On October 21, 2010, the Department of Labor (the “DOL”) announced a proposed rule to significantly expand the definition of “fiduciary” under the Employee Retirement Income Security Act of 1974 (“ERISA”) to include any person who provides investment advice to an employee benefit plan (or such plan’s participants or beneficiaries) for a fee or compensation. The DOL noted that significant changes had occurred in the investment advice industry necessitating changes to the definition of fiduciary, which has been in place for over 35 years. It further noted that many plan fiduciaries rely on impartial advice from consultants, advisers, and appraisers, many of which would not be considered “fiduciaries” under the existing regulations and therefore, not subject to the same conflicts of interest constraints imposed on fiduciaries under ERISA.
The proposed rule, if adopted in its current form, will cause substantial changes for plans, current plan fiduciaries, and for plan service providers. For example, the DOL previously issued an Advisory Opinion stating that a valuation of closely-held company stock was not investment advice under the existing regulations, thus the appraiser would not be a fiduciary if it was only providing an appraisal. Under the proposed rule, a person retained by a plan fiduciary to provide an appraisal or fairness opinion on the value of securities, real estate, or other property would be an ERISA fiduciary.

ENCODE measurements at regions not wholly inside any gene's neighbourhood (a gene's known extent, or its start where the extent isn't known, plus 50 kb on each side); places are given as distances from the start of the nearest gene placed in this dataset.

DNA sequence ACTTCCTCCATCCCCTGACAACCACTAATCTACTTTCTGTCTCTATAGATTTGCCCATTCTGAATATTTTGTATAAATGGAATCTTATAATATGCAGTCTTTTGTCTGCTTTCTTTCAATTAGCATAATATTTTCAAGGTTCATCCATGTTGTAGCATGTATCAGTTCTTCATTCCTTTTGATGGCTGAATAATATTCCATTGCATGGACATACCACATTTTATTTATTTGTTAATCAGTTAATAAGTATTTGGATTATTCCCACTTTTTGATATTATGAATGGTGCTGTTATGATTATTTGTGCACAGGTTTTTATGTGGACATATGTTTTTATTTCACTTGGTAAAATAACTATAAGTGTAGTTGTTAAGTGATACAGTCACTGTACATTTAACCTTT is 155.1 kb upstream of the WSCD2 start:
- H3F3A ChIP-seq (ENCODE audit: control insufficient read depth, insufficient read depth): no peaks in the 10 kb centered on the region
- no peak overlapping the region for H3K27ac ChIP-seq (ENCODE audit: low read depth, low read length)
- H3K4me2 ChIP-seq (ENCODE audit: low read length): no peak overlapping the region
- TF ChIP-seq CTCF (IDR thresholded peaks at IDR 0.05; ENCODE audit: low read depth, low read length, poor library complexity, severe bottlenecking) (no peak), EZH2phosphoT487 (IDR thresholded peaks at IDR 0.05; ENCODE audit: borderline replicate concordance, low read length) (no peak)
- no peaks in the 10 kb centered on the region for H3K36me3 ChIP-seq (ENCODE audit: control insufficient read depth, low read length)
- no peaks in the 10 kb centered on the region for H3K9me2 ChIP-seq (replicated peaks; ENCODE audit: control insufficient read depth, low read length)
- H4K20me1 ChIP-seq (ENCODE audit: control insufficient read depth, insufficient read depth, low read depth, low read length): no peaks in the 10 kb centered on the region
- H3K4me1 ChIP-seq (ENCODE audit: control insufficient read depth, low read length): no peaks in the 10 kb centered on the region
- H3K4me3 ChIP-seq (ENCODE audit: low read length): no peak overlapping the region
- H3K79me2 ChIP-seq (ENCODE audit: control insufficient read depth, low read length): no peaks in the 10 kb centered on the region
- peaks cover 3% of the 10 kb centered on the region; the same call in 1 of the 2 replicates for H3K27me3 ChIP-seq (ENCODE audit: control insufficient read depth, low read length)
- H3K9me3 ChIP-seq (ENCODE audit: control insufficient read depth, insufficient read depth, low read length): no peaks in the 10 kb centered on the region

Another example of the expanded definition of a fiduciary under the proposed rule is that investment advice would include making recommendations to a plan participant or beneficiary (as well as to a plan or a plan fiduciary) as to the advisability of investing in, or holding, securities or other property. The DOL has requested comments on whether, and to what extent, recommendations related to taking a plan distribution would be considered investment advice within the scope of this expanded definition of a fiduciary.
As currently drafted, the proposed rule would dramatically impact service providers and could increase plan costs (e.g., it could increase the cost of an independent stock valuation for closely-held stock in an employee stock purchase plan or ESOP). In addition, the proposed rule could create co-fiduciary issues for current plan fiduciaries who are unaware of the actions of these “newly created” fiduciaries.
For more information, please contact your SGR Executive Compensation and Employee Benefits counsel.